Research by sociologists shows that heterosexuals are willing to extend “formal rights” to same-sex couples — policies such as family leave, hospital visitation, inheritance rights and insurance benefits. Yet they are unwilling to grant them “informal privileges” such as the freedom to express affection in public places by holding hands or sharing a kiss — or whether they can get a custom wedding cake.

As equality and acceptance for the LGBTQ community slowly becomes the norm across the nation, a beautiful by-product has emerged: There are more places than ever for people of all sexual preferences to come together and party. Here in L.A., queer nightlife has long been a primary source for joyful revelry and creative expression, and promoters and owners alike keep evolving, growing and "(gay)me-changing" beyond social stereotypes, with new hot spots in new parts of town.

L.A. Pride has gotten big. Really big. On the one hand, this should definitely be celebrated. Perhaps it's grown as equality and acceptance for the LGBTQ community has grown as well. Perhaps, in the age of Trump, members of the LGBTQ community and their allies want to remain powerful and be more visible. Or perhaps Pride's decision to focus more on music and booking bigger acts — which, over the years has raised concerns and charges that it's turning into "Gay-Chella" — has led to this surge. Whatever the case may be, it was clear in the streets of WeHo this weekend that Pride 2018 was one of, if not the, biggest ever — which sadly had some negative consequences as well.

Next spring the Los Angeles LGBT Center will celebrate its 50th anniversary with the opening of the Anita May Rosenstein Campus and a multimillion-dollar major expansion, and nobody could be giddier about it than chef and board member Susan Feniger.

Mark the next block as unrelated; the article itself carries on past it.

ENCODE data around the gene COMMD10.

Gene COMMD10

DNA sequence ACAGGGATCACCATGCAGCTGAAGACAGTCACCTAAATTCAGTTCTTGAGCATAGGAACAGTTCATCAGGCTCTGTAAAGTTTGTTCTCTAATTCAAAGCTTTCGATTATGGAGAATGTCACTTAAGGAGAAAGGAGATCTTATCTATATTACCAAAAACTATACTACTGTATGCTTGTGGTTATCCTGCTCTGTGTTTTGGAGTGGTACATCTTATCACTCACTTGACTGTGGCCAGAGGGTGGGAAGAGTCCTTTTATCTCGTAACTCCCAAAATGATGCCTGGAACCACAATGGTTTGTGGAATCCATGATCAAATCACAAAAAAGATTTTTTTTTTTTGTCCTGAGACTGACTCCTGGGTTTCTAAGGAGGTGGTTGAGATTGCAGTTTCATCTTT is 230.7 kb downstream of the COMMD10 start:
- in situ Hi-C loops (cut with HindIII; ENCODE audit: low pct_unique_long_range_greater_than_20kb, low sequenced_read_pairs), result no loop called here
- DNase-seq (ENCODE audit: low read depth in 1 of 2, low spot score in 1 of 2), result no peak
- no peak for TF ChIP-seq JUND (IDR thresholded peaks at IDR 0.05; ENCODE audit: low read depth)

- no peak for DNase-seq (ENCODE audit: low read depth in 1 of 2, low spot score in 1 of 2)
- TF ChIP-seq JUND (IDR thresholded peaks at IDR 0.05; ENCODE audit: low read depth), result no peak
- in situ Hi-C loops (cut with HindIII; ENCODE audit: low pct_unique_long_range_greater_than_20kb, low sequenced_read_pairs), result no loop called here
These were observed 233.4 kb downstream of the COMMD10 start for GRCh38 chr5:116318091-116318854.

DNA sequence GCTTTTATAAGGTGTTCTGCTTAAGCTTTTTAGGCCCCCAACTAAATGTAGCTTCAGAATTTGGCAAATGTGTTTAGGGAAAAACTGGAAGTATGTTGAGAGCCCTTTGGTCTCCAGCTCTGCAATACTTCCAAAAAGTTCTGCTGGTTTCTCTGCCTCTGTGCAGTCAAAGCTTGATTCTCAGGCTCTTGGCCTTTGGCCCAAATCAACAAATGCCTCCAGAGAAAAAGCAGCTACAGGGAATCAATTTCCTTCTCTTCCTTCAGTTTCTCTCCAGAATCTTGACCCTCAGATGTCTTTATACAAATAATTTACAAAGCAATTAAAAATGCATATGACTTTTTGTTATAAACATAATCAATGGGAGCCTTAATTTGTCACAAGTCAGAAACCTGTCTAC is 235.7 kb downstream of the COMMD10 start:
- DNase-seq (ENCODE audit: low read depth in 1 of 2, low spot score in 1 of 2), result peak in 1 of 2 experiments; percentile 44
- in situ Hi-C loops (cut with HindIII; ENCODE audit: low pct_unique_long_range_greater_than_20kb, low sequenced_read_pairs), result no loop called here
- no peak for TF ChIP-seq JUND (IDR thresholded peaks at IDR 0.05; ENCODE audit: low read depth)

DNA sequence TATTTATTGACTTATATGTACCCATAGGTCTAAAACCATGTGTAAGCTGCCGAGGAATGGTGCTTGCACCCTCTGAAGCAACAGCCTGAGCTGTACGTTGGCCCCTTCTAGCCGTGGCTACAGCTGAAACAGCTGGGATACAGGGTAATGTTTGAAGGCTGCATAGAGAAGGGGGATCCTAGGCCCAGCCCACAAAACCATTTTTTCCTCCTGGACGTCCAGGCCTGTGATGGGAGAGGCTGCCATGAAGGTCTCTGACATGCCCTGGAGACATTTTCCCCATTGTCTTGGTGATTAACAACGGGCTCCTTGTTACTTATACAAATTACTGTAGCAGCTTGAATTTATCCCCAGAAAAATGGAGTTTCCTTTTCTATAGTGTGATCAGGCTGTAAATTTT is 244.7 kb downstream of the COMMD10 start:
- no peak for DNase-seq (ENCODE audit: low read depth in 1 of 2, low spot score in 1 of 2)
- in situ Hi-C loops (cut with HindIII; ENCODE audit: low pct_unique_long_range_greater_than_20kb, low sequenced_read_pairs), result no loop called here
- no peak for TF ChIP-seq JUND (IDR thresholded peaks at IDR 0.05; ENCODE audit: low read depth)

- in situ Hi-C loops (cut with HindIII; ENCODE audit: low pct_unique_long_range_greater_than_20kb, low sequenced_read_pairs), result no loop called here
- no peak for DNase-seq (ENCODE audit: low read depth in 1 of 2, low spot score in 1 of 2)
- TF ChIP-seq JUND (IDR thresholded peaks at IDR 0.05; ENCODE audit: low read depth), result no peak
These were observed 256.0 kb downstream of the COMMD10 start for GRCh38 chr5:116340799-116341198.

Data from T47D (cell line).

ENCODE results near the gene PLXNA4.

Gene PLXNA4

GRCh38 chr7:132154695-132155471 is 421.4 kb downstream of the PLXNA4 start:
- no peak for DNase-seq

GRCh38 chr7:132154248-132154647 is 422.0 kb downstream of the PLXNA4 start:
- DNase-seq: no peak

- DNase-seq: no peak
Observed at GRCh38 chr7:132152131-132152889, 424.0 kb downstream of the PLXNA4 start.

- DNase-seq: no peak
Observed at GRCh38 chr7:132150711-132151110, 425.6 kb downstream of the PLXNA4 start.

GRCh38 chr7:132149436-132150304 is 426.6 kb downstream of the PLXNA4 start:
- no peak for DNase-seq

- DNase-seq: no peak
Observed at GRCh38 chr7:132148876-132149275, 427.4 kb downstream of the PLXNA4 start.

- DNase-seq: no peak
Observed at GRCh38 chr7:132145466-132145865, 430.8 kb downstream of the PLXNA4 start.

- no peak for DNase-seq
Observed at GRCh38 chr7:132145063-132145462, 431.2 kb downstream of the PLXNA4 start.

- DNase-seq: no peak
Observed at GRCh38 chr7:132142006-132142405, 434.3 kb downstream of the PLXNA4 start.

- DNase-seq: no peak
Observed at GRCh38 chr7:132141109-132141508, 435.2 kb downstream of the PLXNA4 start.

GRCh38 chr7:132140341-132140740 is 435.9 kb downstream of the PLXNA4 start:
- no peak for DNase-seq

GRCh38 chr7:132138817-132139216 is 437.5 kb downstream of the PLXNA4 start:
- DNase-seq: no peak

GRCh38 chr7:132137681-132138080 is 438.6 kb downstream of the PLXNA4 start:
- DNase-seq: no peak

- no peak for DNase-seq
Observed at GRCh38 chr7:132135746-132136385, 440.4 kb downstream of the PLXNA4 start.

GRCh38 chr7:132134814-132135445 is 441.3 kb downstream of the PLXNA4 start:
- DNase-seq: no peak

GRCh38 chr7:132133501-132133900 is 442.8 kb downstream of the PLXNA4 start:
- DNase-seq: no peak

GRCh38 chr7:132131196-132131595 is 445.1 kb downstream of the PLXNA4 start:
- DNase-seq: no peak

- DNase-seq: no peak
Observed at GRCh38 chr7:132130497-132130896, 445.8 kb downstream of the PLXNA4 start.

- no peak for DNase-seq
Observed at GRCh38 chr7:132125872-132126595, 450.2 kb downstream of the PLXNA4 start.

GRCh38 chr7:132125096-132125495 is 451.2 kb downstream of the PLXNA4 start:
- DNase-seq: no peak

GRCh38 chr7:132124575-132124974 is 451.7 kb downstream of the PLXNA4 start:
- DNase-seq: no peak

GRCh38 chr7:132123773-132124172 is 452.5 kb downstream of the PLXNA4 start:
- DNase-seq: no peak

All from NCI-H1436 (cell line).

The center, which has seven facilities across West Hollywood, has provided LGBT individuals and their families with health and social services, housing, and cultural and educational programs since 1969.

The organizers of this year’s Queer Biennial have focused the art event around the highest aspirations imaginable, utopian hopes and visions. “The title of this year’s Queer Biennial is ‘What If Utopia,’” curator Ruben Esparza says. “I think it’s important to have something thematic that drives a point. … The artists have been creating something beautiful the world has never seen.”

As predicted, the crowds came to the LA Pride festival on Sunday June 10, in record-breaking numbers, very similar to Saturday’s event. And like Saturday’s festival, the venue was oversold, overcrowded and some ticket holders were turned away after waiting for hours in line.

The situation is serious when power gays have no pull at the VIP entrance. The guest list was no exception to Fire Marshal law as a group of people holding VIP and media access lanyards were also blocked off from entering the festival once it had filled to capacity around 8pm that Sunday.

Mailing List

Upcoming Events

30 Jun 2018;
01:00PM - 04:30PM
Michael Kirwan - A Celebration
01 Jul 2018;
12:00PM - 09:00PM
In This Together: Embracing Diversity
14 Jul 2018;
11:00AM - 06:00PM
21 Jul 2018;
11:00AM - 05:00PM
David Hockney: 82 Portraits and 1 Still-life
21 Jul 2018;
01:00PM - 05:00PM
Private Garden Party